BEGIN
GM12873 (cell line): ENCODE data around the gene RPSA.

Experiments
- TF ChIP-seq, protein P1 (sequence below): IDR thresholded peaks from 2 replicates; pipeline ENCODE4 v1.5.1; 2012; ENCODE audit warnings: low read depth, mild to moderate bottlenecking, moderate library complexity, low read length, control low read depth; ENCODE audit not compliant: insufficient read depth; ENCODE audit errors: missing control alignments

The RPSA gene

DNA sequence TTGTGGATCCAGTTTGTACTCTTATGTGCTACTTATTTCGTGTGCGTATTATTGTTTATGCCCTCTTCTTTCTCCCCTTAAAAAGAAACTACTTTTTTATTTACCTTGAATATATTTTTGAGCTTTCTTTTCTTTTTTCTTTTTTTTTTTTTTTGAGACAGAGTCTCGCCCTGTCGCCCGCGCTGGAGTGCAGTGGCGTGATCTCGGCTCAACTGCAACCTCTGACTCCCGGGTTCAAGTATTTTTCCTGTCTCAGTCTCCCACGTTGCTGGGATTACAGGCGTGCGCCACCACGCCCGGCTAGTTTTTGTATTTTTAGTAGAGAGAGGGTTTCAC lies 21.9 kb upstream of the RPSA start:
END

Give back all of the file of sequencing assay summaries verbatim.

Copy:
GM12873 (cell line): ENCODE data around the gene RPSA.

Experiments
- TF ChIP-seq, protein P1 (sequence below): IDR thresholded peaks from 2 replicates; pipeline ENCODE4 v1.5.1; 2012; ENCODE audit warnings: low read depth, mild to moderate bottlenecking, moderate library complexity, low read length, control low read depth; ENCODE audit not compliant: insufficient read depth; ENCODE audit errors: missing control alignments

The RPSA gene

DNA sequence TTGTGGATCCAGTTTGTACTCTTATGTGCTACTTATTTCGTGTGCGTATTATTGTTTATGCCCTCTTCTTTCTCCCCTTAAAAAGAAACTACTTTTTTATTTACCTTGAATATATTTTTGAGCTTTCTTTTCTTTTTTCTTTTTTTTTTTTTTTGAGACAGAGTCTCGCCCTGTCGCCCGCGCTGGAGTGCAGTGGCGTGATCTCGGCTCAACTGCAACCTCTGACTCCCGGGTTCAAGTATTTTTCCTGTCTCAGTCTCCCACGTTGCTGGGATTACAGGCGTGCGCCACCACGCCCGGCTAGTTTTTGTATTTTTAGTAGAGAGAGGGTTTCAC lies 21.9 kb upstream of the RPSA start: